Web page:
American writer Charles Nordhoff wrote about his experience with lomilomi massage in his 1875 book, Northern California, Oregon, and the Sandwich Islands.[2] For Robert Louis Stevenson it was "disagreeable", but English adventurer Isabella Bird found it delightful. (Chai 2005: 77) Not only did foreigners receive lomilomi, they also gave it. According to the first Director of the Bishop Museum, writing in 1908, one of the most skilled practitioners was Sanford Dole, one of the leaders of the overthrow of the Kingdom. (Chai 2005: 26)

Although the Legislature of the Kingdom of Hawaiʻi banned curing through "superstitious methods" in 1886, massage was not subject to legislation until 1945. In 1947, the Board of Massage was established to regulate lomilomi and massage. The law required practitioners to pass a written test on anatomy, physiology and massage theory. Many renowned native healers were unable or unwilling to pass the test, and thus lomilomi as restorative massage was forced underground. In 2001, the Legislature passed Act 304, amending HRS section 453, allowing native practitioners to be certified by the Hawaiian medical board, Papa Ola Lōkahi, or by the various community health centers. This law is controversial among some native practitioners, but those who are certified can provide lomilomi without fear of prosecution under Hawaii state law. (Chai 2005)

Lomilomi today

Lomilomi is now a common and popular massage modality throughout the world, especially in Hawaii, Japan and Europe.

Many traditionally taught lomilomi practitioners find it virtually impossible to offer authentic lomilomi in a spa setting and are unwilling to work in most spas or massage offices. They prefer to treat selected clients quietly and privately, often in home settings. Lomilomi practitioners may also ask their clients to pray, meditate, change their diets, and engage in other self-help activities usually believed to lie outside the scope of massage in an effort to truly help the clients obtain optimal health.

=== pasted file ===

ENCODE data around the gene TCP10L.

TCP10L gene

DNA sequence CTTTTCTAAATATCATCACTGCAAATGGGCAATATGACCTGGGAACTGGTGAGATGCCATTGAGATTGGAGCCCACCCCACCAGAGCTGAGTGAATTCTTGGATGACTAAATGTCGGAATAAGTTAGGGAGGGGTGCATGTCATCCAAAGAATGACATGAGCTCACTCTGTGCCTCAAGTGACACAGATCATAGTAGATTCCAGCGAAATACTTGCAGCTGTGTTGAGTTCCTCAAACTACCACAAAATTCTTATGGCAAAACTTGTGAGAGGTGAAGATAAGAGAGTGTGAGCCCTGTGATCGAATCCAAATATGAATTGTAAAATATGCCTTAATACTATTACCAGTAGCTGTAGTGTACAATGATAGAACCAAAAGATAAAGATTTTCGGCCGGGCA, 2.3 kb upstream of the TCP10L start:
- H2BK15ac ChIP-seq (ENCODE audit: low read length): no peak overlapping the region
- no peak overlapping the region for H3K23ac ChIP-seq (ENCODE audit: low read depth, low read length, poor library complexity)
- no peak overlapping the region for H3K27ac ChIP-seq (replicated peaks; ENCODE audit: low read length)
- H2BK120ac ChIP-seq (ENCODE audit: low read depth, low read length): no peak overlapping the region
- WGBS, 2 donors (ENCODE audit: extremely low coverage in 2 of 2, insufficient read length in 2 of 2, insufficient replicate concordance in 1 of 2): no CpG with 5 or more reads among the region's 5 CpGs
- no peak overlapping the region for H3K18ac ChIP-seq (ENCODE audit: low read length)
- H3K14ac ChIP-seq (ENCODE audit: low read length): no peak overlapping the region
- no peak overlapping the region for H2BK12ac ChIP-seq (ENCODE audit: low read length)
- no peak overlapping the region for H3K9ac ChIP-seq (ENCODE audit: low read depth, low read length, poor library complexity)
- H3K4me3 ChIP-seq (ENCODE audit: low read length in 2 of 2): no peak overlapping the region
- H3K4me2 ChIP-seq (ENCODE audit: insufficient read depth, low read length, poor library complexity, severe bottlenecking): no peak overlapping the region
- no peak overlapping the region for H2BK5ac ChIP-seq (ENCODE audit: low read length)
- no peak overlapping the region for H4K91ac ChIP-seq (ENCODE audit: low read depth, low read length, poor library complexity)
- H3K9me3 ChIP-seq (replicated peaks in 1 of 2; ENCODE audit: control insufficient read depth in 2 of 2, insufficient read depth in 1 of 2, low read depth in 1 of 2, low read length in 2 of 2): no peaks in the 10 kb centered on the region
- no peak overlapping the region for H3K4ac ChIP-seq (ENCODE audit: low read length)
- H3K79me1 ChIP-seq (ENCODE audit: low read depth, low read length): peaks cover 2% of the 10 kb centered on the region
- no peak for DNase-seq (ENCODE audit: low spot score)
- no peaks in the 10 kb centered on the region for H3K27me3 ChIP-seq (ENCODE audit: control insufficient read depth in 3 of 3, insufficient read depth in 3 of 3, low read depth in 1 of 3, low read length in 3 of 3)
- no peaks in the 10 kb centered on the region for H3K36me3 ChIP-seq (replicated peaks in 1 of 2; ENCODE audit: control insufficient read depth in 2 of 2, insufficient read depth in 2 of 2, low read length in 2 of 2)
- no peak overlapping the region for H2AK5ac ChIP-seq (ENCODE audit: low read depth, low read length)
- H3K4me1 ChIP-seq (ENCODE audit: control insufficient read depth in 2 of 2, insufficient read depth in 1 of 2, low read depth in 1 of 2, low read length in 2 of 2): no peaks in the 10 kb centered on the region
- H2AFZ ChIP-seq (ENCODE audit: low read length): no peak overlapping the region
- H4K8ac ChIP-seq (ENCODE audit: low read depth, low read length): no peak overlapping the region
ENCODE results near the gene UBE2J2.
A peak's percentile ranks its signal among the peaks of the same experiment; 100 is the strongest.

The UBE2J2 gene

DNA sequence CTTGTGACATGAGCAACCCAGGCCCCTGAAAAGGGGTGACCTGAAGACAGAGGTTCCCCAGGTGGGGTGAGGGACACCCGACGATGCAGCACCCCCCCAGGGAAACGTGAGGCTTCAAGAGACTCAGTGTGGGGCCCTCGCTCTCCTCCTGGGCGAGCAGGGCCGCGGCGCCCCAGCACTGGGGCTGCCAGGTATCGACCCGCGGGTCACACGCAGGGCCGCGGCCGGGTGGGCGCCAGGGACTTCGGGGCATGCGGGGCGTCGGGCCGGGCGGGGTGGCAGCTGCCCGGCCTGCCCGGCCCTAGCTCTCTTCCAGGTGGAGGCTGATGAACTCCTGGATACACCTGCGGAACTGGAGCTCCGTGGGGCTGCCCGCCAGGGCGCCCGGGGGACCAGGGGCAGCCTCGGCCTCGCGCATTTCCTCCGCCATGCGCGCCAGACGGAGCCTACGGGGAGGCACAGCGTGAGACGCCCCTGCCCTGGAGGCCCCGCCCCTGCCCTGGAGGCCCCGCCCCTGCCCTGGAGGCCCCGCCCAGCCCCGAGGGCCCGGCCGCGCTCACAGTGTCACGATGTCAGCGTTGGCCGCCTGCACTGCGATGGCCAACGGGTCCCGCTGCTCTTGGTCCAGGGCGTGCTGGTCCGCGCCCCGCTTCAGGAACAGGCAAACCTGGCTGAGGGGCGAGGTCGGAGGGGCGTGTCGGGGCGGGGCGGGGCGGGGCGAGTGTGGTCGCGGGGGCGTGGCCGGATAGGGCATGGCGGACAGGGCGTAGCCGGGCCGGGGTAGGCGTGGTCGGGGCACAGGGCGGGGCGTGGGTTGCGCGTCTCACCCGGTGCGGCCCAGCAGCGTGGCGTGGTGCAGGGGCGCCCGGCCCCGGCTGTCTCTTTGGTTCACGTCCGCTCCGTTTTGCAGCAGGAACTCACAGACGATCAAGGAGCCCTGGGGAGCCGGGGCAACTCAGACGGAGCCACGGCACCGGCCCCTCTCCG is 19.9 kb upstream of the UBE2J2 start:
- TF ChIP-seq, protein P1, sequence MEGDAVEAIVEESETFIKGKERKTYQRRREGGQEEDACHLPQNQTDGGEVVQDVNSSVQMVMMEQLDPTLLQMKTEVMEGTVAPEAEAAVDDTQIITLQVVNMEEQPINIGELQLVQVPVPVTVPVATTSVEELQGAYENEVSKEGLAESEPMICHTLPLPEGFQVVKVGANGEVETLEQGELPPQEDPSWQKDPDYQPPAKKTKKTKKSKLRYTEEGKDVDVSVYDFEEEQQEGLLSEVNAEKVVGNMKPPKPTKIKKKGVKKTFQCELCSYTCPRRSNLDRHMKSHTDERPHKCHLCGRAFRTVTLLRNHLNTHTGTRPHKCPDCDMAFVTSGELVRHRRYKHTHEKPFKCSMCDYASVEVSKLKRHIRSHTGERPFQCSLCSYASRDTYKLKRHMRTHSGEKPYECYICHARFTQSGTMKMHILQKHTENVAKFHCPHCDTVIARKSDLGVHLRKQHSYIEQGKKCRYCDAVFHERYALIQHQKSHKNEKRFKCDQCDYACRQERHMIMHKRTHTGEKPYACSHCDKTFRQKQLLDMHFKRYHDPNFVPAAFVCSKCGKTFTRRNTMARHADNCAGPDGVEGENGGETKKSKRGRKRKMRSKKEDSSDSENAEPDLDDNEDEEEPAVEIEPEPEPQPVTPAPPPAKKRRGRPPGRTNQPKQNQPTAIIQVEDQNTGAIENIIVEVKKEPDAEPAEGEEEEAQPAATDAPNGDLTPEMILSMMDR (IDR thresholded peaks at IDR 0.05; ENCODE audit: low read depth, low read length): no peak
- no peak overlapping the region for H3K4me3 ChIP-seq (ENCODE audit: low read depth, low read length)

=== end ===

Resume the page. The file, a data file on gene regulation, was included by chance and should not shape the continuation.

Unlike traditional lomilomi kupuna (elder) recognized by the Hawaiian community who require students to study with them for years, some massage schools around the world purport to train therapists in lomilomi in a few hours. Some massage therapists may practice what they call lomilomi and incorporate techniques from other massage modalities during the session. While often pleasant, this style of massage is very different from authentic lomilomi. (Chai, 2005: 209)

References and sources

  • Pukui & Elbert dictionary
  • Harold Winfield Kent, A Treasury of Hawaiian Words in 101 Categories p. 449
  • R. Makana Risser Chai, Na Mo'olelo Lomilomi: The Traditions of Hawaiian Massage & Healing, Bishop Museum Press. [1]
  • R. Makana Risser Chai, Hawaiian Massage Lomilomi: Sacred Touch of Aloha, Hawaiian Insights.[2]
  • Nancy Kahalewai, Hawaiian Lomilomi - Big Island Massage, Island Massage Publishing.[3]
  • Robert Noah Calvert, The History of Massage, Healing Arts Press.[4]
  • History of Lomilomi, July 2000 issue of Massage Magazine.
  • Hawaiian Lomilomi Association [5]